- chronic fatigue
- low blood sugar
- unexpected tightening of the airways
- eye problems, such as glaucoma and cataracts
- decreased bone density
- serious allergic reaction (anaphylaxis)
If you experience any difficulties breathing or any symptoms of anaphylaxis, you must immediately seek medical attention. Anaphylaxis is a life threatening condition caused by an allergic reaction. The symptoms of anaphylaxis may include:
- swelling in the limbs, eyes, or lips
- abdominal pain
- lightheadedness and faint
- loss of consciousness
- rapid heart rate
- throat or tongue swelling
- itchy skin or skin rash
Advair Diskus is effective in treating and managing COPD. Clinical studies found that people who used this medication for 3 years had 9% fewer moderate to severe flare-ups per year compared to those who only took fluticasone propionate and 12.2% compared to people who took salmeterol alone.
Advair Diskus also lowered the frequency of moderate to severe COPD flare-ups by 25.1% per year compared to people who took a placebo.
Advair is a prescription medication for treating and managing COPD. This drug comes in the form of an oral powder that people need to inhale using an inhaler. Advair contains two active drugs called fluticasone propionate and salmeterol.
Advair is particularly effective for COPD, but it can cause several side effects, including oral fungal infections, throat irritation, and nausea. You should always follow the doctor’s recommendations about when and how to take Advair. Typically, people take 2 doses of Advair per day, waiting roughly 12 hours between each dose.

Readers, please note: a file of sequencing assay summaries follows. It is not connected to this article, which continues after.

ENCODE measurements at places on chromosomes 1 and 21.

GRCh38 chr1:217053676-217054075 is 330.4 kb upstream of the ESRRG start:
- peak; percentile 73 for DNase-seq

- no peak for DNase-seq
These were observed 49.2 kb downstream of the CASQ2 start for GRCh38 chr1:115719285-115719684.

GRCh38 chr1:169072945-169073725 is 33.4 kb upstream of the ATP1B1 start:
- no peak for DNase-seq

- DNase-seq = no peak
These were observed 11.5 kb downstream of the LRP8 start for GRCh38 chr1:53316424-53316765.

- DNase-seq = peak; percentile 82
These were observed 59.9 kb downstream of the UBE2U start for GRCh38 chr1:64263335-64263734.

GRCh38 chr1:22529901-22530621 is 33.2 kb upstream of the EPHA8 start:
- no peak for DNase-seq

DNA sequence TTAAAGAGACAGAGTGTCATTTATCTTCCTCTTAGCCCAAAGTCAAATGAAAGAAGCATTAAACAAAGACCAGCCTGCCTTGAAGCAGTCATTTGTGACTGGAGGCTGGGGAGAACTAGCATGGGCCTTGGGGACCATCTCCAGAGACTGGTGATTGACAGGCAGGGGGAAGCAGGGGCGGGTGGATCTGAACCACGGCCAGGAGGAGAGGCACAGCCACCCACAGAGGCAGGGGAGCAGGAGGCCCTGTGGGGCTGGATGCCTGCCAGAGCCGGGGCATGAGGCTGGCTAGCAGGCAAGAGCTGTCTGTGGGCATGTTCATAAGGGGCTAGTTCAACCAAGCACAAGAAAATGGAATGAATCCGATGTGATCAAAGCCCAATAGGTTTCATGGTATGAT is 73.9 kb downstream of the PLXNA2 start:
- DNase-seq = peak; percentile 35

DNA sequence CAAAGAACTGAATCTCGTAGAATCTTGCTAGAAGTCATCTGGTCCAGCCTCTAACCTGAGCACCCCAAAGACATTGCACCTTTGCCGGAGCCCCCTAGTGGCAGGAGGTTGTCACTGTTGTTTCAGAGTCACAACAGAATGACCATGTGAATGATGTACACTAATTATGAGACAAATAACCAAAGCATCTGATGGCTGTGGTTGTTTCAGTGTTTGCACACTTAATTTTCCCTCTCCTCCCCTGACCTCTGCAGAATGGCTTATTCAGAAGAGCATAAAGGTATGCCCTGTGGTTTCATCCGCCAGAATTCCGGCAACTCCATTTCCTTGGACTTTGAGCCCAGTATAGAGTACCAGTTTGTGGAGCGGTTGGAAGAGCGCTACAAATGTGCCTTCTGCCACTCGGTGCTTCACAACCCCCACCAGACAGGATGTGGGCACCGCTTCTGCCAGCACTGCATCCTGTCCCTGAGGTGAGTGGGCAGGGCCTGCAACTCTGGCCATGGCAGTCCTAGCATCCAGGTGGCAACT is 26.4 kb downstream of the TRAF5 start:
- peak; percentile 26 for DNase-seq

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- Adams BS, et al. (2023). Salmeterol. https://www.ncbi.nlm.nih.gov/books/NBK557453/
- Adrenal insufficiency & Addison’s disease. (n.d.). https://www.niddk.nih.gov/health-information/endocrine-diseases/adrenal-insufficiency-addisons-disease/symptoms-causes
- Advair Diskus (fluticasone propionate and salmeterol inhalation powder), for oral inhalation use. (2023). https://gskpro.com/content/dam/global/hcpportal/en_US/Prescribing_Information/Advair_Diskus/pdf/ADVAIR-DISKUS-PI-PIL-IFU.PDF
- Advair Diskus- fluticasone propionate and salmeterol powder. (2023). https://dailymed.nlm.nih.gov/dailymed/drugInfo.cfm?setid=4eeb5f6a-593f-4a9e-9692-adefa2caf8fc
- McLendon K, et al. (2023). Anaphylaxis. https://www.ncbi.nlm.nih.gov/books/NBK482124/
- Remien K, et al. (2022). Fluticasone. https://www.ncbi.nlm.nih.gov/books/NBK542161/
- What is COPD? (2023). https://www.nhlbi.nih.gov/health/copd